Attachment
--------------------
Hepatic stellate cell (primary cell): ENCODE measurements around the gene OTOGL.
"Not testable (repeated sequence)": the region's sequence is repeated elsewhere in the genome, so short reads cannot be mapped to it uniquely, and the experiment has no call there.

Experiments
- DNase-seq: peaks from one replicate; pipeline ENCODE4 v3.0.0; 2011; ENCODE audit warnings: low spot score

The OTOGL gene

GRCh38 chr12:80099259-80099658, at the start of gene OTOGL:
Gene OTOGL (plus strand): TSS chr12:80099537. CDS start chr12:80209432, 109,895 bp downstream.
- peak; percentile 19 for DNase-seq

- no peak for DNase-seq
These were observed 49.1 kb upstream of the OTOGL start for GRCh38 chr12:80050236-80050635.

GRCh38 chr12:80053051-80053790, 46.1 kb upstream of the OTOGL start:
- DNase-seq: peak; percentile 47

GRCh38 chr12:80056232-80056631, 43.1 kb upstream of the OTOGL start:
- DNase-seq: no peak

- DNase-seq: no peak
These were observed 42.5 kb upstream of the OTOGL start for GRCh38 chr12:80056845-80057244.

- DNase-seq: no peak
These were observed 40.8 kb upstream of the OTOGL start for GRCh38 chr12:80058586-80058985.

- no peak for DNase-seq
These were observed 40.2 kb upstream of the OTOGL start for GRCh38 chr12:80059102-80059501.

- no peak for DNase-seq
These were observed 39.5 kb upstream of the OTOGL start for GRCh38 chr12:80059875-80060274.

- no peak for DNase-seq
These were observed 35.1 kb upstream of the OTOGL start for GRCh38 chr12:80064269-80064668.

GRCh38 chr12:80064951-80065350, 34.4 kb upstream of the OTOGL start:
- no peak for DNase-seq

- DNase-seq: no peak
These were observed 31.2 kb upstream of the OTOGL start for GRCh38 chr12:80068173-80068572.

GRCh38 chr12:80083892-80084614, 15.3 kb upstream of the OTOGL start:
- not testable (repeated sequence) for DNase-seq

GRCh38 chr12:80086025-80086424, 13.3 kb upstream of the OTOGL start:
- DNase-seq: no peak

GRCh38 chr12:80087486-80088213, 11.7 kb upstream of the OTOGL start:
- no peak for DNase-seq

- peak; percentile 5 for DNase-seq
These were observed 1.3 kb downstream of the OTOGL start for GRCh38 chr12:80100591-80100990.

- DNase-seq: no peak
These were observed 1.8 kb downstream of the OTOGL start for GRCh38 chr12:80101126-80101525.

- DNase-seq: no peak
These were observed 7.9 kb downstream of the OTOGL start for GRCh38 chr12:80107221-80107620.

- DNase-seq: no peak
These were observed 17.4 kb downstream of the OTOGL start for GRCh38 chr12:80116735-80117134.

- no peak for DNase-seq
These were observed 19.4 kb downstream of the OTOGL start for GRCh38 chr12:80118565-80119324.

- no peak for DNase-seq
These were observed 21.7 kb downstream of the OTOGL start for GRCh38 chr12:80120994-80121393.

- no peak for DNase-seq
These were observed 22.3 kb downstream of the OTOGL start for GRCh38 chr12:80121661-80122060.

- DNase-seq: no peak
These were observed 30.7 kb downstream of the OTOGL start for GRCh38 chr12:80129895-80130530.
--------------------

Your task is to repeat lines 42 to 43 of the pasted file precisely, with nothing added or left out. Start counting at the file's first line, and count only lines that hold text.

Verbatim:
These were observed 17.4 kb downstream of the OTOGL start for GRCh38 chr12:80116735-80117134.

- no peak for DNase-seq